Apr 19 2018

Healthcare Teams Gain Edge by Using VR, AR for Surgery, Training

Virtual and augmented realities can help boost the confidence of teams caring for patients and in the operating room.

Virtual reality and augmented reality have increasingly found their way into the operating room and 2018 may prove to be the year that VR and AR truly begin to influence care.

Already, providers and researchers are testing how virtual reality can be used to manage pain in patients, but with the medical VR market set to explode from $8.9 million in 2017 to $285 million in 2022, according to ABI Research, new use cases are coming into focus every day.

Innovative Providers Pioneer AR, VR Surgeries

In March, Texas surgeons were the first in the country to perform a minimally invasive procedure with the help of AR. They tapped the tech to plan a route and visualize critical structures, which was overlaid on endoscopic views of the area, MobiHealthNews reports.

“[AR], which uses 3D mapping and imagery, enhances our understanding of complex anatomy so surgical procedures are more precise,” Martin J. Citardi, chair of the department of otorhinolaryngology, head and neck surgery at University of Texas Health Science Center at Houston and Memorial Hermann-Texas Medical Center where the procedure was performed, said in a statement. “The addition of [AR] to a surgical navigation serves as a GPS-like system and offers patients the benefits of minimally invasive surgery with lower risks and better outcomes.”

Moreover, at St. Mary’s Hospital in London, clinicians tapped Microsoft’s HoloLens AR technology in order to overlay CT scan images onto a patient’s leg during a reconstructive surgery, according to a recently released study published in European Radiology Experimental.

“We are one of the first groups in the world to use the HoloLens successfully in the operating theatre,” Philip Pratt, a research fellow in the department of surgery & cancer at the Imperial College London and lead author of the study, said in a statement. “Through this initial series of patient cases we have shown that the technology is practical, and that it can provide a benefit to the surgical team. With the HoloLens, you look at the leg and essentially see inside of it. You see the bones, the course of the blood vessels, and can identify exactly where the targets are located.”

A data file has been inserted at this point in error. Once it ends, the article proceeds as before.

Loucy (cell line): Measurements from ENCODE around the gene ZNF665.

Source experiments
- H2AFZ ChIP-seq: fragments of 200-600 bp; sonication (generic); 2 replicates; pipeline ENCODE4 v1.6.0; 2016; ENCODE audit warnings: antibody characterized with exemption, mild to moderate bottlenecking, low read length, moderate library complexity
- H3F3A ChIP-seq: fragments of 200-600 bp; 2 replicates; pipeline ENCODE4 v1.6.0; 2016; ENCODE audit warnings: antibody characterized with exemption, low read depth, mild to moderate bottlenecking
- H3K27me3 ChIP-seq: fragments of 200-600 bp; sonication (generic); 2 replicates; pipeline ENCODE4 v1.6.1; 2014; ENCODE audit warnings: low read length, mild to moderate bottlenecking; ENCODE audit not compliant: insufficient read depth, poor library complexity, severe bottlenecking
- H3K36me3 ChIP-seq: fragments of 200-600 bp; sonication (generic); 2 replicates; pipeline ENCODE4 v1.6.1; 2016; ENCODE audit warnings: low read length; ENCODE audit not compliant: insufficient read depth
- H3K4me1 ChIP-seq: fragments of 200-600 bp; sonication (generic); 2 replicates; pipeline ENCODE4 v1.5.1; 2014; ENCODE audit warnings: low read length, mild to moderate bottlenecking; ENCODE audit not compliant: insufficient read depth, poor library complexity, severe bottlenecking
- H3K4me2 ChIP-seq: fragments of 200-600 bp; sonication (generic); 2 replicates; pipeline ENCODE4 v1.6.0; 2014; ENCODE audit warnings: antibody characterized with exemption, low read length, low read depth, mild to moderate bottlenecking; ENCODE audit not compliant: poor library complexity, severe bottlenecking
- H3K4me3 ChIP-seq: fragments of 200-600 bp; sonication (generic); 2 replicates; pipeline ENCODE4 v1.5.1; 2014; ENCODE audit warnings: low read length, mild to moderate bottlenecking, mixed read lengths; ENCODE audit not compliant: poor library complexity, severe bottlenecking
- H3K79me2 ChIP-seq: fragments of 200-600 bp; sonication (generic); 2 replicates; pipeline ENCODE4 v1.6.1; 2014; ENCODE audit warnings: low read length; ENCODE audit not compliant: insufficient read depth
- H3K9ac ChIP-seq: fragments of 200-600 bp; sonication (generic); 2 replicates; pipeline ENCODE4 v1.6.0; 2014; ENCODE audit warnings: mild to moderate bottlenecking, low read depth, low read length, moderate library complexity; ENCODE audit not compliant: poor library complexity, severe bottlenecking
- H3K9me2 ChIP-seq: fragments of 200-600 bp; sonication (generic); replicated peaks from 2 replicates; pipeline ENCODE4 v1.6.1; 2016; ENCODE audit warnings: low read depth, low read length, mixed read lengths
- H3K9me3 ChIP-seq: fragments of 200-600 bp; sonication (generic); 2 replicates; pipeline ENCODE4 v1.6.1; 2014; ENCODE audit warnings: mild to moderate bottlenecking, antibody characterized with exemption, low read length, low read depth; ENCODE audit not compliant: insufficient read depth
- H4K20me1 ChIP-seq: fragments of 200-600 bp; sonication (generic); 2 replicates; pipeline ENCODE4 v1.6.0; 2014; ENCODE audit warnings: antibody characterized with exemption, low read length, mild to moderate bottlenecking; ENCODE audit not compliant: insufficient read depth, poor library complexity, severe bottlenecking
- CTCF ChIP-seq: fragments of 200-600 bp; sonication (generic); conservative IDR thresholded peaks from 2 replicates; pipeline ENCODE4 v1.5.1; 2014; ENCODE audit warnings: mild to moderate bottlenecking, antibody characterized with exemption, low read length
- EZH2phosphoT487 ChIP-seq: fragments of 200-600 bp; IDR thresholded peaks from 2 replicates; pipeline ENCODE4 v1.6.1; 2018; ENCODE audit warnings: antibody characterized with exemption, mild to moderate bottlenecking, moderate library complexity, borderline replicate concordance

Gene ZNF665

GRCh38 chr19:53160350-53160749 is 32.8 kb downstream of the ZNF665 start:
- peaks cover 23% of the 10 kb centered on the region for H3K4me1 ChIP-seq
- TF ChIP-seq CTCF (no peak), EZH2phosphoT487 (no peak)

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Planning, Training Get a Boost with VR, AR

The use of this technology in the operating room is still very new, however, and perhaps the most poignant use case for VR and AR at the moment is prior to procedures, for planning and training purposes.

Recently, a team of researchers from Stanford University released a study that found that VR imaging gives radiologists more confidence when diagnosing an issue while it can also give specialists more conviction when heading into difficult procedures. The study specifically looked at treating splenic artery aneurysms.

“Treating splenic artery aneurysms can be very difficult because of their intricate nature and anatomic variations from patient to patient,” Dr. Zlatko Devcic, a fellow of interventional radiology at Stanford University School of Medicine and an author of the study, said in a statement, MobiHealthNews reports. “This new platform allows you to view a patient’s arterial anatomy in a three-dimensional image, as if it is right in front of you, which may help interventional radiologists more quickly and thoroughly plan for the equipment and tools they’ll need for a successful outcome.”

Meanwhile, innovative providers such as MedStar Health, which operates 10 hospitals in the Baltimore-Washington metro area, are using the technology for immersive training.

“Our research shows that virtual simulation is as good as or better than traditional training methods,” William Sheahan, director of the MedStar Simulation Training & Education Lab (MedStar SiTEL) in Washington, D.C., tells HealthTech.

During VR training on MedStar’s program, Trauma: Yellow, the trainees are presented with seven emergency scenarios in 20-minute drills that are designed to immerse them in an emergency room environment and test their ability to quickly and calmly handle patients. Afterward, the team is debriefed with suggestions on how to improve and better undertake a real-life ER scenario.

“We plan to use VR for many other types of case-based learning and more complex emergency training,” Sheahan says. “In the next couple of years, I expect we’ll build a virtual world where we’ll be able to see important results.”

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